Who Treats Chronic Kidney Disease?

Reviewed by: HU Medical Review Board | Last reviewed: December 2022

The kidneys filter extra water and waste out of the blood and make urine. They also make hormones that help control blood pressure and trigger the body to make red blood cells. Chronic kidney disease (CKD) is a long-term health condition in which your kidneys do not work as well as they should.1

The type of doctor who treats kidney disease depends on the stage of your disease and what caused it. Because the kidneys perform so many body functions, many medical professionals may be involved in your care.1

Primary care provider

A primary care provider (PCP) is the doctor you see for regular care. Examples include treating your for the flu or a symptom you are concerned about. Your PCP may be a doctor, nurse practitioner, or physician assistant. Depending on your insurance, you may need a referral from your PCP to see a specialist.1

Your PCP will be who you are most likely to see during the early stages of CKD. Once you reach stage 3, you should also see a specialist called a nephrologist. Even if you see a nephrologist, your PCP will help manage your kidney disease and any other health problems you may have. Common conditions that people with CKD have include diabetes, high blood pressure, and heart disease.1


A nephrologist is a doctor who specializes in kidney care. These doctors get extra training in kidney health after earning their medical degree. Your PCP may refer you to a nephrologist if:2

  • You have a complicated case of kidney disease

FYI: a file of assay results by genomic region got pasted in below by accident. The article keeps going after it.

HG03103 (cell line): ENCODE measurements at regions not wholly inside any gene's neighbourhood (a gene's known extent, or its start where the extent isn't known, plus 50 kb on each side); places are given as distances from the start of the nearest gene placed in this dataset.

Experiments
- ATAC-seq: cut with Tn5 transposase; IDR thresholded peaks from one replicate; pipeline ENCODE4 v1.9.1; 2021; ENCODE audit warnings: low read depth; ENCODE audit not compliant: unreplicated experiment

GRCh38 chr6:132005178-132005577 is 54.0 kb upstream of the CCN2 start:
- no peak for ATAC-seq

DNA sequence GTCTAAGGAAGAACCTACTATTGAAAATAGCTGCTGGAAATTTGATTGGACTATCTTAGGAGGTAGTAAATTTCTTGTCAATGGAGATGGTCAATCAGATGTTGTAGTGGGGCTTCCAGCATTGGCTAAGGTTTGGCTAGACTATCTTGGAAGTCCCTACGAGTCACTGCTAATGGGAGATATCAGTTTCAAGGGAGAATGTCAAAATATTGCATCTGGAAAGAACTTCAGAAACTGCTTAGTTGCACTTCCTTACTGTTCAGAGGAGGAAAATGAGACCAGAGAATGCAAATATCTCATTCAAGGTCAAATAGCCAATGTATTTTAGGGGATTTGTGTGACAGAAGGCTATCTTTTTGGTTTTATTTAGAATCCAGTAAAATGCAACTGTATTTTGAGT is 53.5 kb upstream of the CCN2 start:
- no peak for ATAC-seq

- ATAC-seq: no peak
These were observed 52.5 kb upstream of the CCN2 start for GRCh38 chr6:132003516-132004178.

• Your CKD is getting worse quickly
  • Your CKD is becoming severe (GFR below 30 or with higher GFR plus protein in the urine)

Nephrologists work in hospitals, doctor's offices, and dialysis centers. If your kidneys begin to fail, your nephrologist will help you decide on a treatment course. They may recommend dialysis, kidney transplant, or conservative care. Conservative care means you choose not to undergo dialysis or transplant.2


A urologist is a doctor who specializes in treating diseases of the urinary tract system. This system includes your kidneys, bladder, ureters, and urethra. If your kidney disease is caused by urine backing up into the kidneys, you may be referred to a urologist.2,3


If heart failure or blood vessel disease are causing your kidney disease, you may need to see a cardiologist. A cardiologist is a doctor who specializes in managing heart and blood vessel diseases.2


An endocrinologist is a doctor who specializes in hormone imbalances and diabetes. If your kidney disease is caused by diabetes or a hormone imbalance, you may need to see an endocrinologist.4


There are a variety of nurses who help people with CKD. Some specialize in kidney disease and may be called a nephrology nurse or dialysis nurse. They may work in a doctor's office, hospital, or dialysis center. Or they may work for a home health agency. Generally, they help people learn to understand and manage their CKD and other health conditions.5


A registered dietitian is a nutrition expert. These medical experts work with people to develop an eating plan that helps them manage their health. Some dietitians specialize in working with people who have kidney disease or kidney failure. They are called renal dietitians, and they have extra training in the special needs of people with kidney disease. Many work in dialysis centers.1


A pharmacist fills prescriptions and can help you learn more about the drugs you are taking. They can also review the prescription and over-the-counter drugs and supplements you take. This can help you avoid taking unsafe combinations or drugs that harm your kidneys.1

Diabetes educator

If your kidney disease is caused by diabetes, your doctor may refer you to a diabetes educator. These people may have training as a nurse, dietitian, or pharmacist. They educate people on how to manage their disease and reduce problems related to diabetes.1,6

Social worker

If you are nearing kidney failure, you may be referred to a dialysis social worker. This person helps people prepare for the life changes and costs that come with dialysis and kidney failure.1,2

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